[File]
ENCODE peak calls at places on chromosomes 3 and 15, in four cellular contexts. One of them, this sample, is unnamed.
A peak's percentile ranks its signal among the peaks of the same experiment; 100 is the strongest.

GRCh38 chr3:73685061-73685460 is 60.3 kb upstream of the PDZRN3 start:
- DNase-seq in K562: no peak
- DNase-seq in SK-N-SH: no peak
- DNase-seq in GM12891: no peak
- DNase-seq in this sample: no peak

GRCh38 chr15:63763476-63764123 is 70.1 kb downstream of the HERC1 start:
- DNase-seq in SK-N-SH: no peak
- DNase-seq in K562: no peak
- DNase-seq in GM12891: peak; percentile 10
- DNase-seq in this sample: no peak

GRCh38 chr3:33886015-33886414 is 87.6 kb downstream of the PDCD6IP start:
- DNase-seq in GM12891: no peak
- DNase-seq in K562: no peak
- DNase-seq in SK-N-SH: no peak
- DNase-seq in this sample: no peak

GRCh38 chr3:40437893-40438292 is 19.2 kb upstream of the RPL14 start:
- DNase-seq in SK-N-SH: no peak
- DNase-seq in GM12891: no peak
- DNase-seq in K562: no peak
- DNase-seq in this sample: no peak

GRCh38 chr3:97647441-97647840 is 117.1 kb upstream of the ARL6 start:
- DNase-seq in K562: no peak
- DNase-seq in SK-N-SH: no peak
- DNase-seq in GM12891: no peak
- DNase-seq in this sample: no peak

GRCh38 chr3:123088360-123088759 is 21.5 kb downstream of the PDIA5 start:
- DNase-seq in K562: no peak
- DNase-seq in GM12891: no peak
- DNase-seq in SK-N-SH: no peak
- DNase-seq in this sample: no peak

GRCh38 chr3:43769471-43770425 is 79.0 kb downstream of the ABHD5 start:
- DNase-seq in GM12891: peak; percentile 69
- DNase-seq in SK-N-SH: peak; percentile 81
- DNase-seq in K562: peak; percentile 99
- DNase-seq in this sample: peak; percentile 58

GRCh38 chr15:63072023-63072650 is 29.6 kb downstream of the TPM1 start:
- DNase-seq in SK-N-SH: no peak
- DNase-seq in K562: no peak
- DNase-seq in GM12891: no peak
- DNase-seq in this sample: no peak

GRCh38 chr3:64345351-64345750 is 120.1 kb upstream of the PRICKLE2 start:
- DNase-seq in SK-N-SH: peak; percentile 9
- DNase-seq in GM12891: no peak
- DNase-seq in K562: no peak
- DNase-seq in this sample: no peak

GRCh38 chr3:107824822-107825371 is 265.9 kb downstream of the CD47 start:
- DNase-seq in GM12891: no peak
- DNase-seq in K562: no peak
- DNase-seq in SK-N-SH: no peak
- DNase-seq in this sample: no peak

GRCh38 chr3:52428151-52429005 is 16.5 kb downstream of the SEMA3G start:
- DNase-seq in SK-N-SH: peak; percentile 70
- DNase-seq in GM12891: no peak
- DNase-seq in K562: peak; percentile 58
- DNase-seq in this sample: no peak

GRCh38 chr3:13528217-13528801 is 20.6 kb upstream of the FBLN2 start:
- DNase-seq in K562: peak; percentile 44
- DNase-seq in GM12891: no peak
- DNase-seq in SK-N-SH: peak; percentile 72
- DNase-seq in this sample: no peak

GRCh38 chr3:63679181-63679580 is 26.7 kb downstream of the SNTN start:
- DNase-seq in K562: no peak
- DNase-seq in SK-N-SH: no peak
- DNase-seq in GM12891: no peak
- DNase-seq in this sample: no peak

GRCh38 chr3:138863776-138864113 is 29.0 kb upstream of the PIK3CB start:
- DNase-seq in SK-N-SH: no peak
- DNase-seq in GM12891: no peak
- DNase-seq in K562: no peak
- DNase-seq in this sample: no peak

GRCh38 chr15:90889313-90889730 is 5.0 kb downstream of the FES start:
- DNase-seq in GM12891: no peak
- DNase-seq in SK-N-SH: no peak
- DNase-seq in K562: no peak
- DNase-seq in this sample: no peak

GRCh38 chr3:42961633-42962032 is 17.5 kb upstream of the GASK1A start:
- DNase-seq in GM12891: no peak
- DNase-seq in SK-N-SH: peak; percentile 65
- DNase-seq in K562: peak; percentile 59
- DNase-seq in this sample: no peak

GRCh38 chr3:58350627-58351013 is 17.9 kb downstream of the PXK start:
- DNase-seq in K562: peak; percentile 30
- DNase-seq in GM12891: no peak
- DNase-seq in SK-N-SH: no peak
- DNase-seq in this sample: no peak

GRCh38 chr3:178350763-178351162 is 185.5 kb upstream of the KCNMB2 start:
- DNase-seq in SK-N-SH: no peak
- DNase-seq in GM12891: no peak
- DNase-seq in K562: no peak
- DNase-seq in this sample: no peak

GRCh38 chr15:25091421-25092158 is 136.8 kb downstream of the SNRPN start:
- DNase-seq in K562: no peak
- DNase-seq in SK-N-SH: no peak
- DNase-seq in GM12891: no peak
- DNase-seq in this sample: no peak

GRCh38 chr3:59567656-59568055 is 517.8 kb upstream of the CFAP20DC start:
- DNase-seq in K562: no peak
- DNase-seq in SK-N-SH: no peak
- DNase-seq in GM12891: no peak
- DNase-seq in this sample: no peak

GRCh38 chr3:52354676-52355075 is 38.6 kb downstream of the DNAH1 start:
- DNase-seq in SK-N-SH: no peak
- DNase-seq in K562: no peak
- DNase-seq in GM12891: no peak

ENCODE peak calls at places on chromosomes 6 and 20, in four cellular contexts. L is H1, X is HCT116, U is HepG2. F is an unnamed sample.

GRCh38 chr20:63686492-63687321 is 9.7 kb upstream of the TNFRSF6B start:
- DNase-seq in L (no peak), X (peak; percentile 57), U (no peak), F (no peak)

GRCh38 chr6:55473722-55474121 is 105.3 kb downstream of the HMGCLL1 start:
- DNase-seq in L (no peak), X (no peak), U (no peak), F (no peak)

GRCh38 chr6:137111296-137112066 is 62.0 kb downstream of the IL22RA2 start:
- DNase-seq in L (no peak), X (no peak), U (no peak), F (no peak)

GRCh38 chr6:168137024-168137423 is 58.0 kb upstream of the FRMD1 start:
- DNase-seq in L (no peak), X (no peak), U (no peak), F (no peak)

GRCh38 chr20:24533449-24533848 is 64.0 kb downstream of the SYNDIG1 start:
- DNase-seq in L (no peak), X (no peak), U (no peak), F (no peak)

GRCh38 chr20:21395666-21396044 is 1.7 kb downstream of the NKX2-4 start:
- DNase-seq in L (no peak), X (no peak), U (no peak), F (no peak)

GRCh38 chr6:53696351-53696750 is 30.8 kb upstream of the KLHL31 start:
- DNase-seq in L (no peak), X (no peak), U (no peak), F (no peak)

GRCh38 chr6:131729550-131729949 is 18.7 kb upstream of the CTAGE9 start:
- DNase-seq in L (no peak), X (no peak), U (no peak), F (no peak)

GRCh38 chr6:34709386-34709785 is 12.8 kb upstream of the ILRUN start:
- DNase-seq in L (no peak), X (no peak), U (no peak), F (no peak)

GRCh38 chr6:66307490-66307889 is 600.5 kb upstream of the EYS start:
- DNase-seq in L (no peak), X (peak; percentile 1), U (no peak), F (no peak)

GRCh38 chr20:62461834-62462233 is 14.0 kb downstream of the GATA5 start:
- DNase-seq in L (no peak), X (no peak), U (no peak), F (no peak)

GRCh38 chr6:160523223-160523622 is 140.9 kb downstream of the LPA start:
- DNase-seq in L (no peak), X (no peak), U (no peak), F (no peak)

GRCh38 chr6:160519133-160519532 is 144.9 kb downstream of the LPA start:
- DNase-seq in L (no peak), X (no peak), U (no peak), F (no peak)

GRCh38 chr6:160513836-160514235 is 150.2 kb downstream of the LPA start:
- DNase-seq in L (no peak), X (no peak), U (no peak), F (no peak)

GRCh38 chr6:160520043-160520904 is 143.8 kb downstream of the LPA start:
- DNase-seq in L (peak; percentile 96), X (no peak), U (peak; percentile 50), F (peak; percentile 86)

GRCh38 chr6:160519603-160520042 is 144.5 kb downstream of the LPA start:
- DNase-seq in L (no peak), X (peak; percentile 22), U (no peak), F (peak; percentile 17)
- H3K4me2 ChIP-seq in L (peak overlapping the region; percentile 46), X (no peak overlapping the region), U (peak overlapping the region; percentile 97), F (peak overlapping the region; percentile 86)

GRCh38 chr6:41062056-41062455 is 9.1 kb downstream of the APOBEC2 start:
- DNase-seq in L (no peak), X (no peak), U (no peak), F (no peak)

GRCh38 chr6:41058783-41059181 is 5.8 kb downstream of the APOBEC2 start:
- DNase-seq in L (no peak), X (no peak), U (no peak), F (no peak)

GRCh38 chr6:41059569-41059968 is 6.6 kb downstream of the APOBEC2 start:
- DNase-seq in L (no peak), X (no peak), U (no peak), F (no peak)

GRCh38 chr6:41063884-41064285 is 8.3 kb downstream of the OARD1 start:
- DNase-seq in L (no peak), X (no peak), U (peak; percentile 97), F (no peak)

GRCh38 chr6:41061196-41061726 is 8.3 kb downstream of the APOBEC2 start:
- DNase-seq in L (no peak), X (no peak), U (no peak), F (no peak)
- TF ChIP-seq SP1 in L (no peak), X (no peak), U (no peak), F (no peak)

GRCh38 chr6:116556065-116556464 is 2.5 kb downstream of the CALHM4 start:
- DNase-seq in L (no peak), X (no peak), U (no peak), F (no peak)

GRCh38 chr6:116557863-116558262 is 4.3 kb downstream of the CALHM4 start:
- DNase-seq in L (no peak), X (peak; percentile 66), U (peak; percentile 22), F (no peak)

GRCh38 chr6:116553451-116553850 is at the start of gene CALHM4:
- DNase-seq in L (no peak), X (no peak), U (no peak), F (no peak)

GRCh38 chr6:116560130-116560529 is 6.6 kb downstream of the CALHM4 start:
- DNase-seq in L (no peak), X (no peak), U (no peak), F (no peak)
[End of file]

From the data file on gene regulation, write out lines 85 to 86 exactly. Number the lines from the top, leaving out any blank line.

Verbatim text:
- DNase-seq in GM12891: no peak
- DNase-seq in SK-N-SH: no peak